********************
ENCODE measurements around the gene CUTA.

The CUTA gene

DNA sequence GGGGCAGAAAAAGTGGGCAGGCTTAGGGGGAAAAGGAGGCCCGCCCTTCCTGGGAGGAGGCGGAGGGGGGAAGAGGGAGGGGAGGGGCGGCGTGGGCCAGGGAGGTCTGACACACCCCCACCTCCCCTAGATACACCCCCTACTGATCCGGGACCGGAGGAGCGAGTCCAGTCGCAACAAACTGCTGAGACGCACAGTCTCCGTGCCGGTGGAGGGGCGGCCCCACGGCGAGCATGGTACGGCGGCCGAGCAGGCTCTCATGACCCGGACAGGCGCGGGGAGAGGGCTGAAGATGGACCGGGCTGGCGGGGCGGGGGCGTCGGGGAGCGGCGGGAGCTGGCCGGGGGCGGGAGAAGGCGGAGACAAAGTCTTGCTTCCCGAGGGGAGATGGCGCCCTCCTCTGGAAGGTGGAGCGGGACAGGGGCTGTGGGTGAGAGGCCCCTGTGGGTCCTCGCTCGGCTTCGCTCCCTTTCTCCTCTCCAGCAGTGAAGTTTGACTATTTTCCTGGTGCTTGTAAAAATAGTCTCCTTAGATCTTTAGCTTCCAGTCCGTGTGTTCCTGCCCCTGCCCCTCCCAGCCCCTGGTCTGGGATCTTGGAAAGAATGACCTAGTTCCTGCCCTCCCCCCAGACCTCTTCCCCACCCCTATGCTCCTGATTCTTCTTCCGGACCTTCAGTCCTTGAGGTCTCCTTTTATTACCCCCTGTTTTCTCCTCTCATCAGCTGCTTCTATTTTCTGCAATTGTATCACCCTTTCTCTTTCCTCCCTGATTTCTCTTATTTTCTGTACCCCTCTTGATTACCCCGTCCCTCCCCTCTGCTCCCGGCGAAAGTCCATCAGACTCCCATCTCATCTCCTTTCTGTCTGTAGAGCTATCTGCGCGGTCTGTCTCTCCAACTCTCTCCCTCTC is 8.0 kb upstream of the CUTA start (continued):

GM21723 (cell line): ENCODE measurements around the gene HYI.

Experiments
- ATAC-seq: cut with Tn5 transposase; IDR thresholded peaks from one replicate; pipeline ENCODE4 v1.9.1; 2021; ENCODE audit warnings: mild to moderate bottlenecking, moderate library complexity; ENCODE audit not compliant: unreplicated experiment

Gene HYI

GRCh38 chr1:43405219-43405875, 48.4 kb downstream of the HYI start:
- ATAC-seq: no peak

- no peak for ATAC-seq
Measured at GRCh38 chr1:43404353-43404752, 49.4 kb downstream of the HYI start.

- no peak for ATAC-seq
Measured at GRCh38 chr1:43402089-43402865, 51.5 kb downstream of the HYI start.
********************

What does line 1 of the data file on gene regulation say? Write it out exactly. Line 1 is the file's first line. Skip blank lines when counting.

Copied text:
ENCODE measurements around the gene CUTA.